Increased hydraulic constraints in Eucalyptus plantations fertilized with potassium.
Fertilization is commonly used to increase growth in forest plantations, but it may also affect tree water relations and responses to drought. Here, we measured changes in biomass, transpiration, sapwood-to-leaf area ratio (As
) and sap flow driving force (ΔΨ) during the 6-year rotation of tropical plantations of Eucalyptus grandis under controlled conditions for throughfall and potassium (K) fertilization. K fertilization increased final tree height by 8 m. Throughfall exclusion scarcely affected tree functioning because of deep soil water uptake. Tree growth increased in K-supplied plots and remained stable in K-depleted plots as tree height increased, while growth per unit leaf area increased in all plots. Stand transpiration and hydraulic conductance standardized per leaf area increased with height in K-depleted plots, but remained stable or decreased in K-supplied plots. Greater Al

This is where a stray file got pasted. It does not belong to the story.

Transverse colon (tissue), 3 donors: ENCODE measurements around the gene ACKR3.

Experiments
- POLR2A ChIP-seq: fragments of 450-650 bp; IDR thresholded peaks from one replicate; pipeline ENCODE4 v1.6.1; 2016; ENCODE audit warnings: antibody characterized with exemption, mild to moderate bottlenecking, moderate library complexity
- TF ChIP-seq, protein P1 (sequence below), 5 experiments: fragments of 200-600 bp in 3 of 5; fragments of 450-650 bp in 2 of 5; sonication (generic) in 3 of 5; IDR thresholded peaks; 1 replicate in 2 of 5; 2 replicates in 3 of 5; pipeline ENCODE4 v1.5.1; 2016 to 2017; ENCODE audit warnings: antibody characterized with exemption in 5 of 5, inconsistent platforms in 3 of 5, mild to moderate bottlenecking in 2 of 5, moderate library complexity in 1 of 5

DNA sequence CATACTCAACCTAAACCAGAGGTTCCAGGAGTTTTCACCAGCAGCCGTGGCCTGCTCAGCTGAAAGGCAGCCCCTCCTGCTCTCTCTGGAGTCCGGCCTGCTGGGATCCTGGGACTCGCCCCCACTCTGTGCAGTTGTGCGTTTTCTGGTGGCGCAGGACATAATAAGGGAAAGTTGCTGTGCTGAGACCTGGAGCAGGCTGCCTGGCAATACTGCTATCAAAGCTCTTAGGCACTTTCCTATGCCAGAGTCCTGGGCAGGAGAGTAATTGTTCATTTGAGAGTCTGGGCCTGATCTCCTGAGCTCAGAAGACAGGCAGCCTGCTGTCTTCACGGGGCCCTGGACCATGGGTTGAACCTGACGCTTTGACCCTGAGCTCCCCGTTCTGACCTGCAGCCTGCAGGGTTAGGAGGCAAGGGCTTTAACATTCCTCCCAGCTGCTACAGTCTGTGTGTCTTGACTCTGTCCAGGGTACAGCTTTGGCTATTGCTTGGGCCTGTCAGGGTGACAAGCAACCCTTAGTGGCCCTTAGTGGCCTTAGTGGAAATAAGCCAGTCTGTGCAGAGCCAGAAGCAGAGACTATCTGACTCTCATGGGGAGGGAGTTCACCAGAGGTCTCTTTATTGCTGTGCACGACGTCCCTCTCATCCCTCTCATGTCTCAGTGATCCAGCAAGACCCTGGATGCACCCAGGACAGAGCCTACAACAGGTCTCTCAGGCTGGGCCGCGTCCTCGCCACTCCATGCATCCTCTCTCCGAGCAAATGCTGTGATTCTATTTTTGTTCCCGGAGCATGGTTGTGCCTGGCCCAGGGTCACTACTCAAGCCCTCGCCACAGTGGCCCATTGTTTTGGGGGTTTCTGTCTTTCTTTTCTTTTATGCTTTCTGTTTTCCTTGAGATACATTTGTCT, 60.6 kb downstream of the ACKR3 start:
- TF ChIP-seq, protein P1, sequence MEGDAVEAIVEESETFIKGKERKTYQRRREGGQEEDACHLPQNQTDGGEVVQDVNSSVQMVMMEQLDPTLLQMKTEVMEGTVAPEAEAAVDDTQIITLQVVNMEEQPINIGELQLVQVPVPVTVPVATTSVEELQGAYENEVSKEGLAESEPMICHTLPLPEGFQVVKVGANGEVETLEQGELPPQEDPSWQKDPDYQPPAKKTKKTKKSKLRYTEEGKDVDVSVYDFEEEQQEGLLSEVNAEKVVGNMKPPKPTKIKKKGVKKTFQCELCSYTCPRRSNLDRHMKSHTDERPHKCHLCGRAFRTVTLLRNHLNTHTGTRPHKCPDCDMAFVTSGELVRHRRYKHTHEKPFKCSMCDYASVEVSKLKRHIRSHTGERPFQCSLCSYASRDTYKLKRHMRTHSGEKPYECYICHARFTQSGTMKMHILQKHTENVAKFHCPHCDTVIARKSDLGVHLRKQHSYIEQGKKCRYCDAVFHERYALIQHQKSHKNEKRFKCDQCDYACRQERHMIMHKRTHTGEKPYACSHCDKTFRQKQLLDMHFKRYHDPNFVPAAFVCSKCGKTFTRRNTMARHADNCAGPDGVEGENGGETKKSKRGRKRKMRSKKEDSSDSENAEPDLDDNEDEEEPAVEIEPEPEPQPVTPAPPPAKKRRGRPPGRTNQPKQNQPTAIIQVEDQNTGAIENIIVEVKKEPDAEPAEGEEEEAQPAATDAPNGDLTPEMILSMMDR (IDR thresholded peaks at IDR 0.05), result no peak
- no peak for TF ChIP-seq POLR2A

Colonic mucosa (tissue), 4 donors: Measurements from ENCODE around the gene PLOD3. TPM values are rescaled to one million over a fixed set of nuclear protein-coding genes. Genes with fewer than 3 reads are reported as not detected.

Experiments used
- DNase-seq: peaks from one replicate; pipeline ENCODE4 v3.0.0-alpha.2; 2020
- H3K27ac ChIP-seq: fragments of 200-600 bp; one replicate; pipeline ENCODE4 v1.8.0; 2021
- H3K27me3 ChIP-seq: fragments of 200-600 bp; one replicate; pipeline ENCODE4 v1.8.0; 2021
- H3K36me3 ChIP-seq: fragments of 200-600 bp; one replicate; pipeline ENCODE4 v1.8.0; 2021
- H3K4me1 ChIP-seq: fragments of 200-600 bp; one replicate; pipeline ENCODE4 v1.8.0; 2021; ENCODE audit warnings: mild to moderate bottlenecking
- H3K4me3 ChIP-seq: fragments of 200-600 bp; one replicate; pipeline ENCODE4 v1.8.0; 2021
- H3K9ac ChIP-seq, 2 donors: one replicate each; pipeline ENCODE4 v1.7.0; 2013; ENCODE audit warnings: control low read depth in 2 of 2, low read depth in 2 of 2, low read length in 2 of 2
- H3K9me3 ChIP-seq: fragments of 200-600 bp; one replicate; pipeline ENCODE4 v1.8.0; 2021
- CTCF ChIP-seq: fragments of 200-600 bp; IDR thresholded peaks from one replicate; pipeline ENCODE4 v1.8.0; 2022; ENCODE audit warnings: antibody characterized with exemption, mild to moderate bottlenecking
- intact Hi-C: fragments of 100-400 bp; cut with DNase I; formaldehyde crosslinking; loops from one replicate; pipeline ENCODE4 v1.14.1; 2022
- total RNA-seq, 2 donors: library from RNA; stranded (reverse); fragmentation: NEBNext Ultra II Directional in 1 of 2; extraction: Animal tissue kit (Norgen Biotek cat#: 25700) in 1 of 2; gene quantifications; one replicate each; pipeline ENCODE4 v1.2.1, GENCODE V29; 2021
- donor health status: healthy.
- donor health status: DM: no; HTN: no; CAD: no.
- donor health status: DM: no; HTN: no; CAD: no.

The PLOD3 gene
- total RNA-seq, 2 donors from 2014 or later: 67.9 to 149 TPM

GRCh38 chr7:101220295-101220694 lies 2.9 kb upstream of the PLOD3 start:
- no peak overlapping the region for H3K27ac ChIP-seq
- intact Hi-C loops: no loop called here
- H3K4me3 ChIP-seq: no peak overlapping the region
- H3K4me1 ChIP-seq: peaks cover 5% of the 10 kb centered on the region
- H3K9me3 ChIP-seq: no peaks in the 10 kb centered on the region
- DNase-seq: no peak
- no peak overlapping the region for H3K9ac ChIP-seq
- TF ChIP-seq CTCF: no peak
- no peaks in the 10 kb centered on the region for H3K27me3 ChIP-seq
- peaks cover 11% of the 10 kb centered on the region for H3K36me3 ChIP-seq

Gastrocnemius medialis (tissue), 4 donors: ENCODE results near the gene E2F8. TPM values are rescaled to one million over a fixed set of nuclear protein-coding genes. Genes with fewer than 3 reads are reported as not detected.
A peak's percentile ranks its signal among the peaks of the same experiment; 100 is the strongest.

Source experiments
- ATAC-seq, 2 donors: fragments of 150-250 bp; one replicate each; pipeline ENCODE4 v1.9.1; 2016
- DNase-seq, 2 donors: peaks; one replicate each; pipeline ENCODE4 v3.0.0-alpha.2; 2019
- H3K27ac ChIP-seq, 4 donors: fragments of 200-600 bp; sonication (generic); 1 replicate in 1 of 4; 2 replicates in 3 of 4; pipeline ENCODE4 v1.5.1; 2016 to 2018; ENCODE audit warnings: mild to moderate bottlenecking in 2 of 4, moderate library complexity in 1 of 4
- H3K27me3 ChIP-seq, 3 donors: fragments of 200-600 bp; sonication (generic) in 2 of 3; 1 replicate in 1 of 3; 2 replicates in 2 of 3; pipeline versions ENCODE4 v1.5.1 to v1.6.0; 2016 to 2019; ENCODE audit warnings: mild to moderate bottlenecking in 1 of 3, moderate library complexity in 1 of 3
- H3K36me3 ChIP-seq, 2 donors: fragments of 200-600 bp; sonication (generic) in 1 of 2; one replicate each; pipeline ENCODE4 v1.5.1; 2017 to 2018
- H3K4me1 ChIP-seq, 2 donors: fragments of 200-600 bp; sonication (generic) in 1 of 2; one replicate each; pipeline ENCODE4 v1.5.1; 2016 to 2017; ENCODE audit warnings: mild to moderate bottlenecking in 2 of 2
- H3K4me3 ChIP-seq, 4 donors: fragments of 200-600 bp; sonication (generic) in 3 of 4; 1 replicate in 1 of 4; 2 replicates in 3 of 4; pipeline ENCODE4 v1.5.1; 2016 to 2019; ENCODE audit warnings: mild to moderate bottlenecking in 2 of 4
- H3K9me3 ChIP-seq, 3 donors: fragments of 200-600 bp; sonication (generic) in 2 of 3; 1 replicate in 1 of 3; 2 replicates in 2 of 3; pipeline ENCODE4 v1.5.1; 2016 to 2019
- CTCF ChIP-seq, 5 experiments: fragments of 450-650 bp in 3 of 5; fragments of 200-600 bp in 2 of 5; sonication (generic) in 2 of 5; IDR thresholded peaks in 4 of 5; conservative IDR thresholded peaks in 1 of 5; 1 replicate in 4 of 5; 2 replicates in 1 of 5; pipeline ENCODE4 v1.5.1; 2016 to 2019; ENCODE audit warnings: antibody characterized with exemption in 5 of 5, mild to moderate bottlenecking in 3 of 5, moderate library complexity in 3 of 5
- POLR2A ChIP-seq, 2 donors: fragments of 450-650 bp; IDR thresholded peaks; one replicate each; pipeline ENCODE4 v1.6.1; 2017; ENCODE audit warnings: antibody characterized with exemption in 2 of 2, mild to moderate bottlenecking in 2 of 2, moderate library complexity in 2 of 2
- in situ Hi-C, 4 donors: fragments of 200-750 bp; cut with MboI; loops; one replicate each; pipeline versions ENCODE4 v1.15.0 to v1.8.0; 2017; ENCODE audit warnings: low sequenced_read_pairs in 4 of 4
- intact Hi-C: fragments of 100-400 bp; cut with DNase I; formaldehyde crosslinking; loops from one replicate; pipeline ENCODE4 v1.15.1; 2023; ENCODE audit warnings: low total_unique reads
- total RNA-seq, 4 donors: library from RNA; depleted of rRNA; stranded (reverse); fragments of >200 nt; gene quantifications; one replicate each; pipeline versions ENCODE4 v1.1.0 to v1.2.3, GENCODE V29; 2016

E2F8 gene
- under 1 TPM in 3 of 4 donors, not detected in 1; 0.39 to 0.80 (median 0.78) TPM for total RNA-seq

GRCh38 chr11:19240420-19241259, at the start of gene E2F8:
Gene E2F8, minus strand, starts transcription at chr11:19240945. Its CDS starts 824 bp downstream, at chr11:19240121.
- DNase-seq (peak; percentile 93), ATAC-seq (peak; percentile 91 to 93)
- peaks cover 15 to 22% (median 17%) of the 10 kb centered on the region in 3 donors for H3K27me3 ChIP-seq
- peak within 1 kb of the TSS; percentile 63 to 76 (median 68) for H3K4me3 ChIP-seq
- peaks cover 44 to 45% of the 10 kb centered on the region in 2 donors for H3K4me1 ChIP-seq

in K-supplied plots increased the hydraulic constraints on water use. This involved a direct mechanism through halved As
in K-supplied plots relative to K-depleted plots, and an indirect mechanism through deteriorated water status in K-supplied plots, which prevented the increase in ΔΨ with tree height. K fertilization in tropical plantations reduces the hydraulic compensation to growth, which could increase the risk of drought-induced dieback under climate change.
Guillemot, J; Asensio, V; Bordron, B; Nouvellon, Y; le Maire, G; Bouillet, J-P; Domec, J-C; Delgado Rojas, JS; Abreu-Junior, CH; Battie-Laclau, P; Cornut, I; Germon, A; De Moraes Gonçalves, JL; Robin, A; Laclau, J-P
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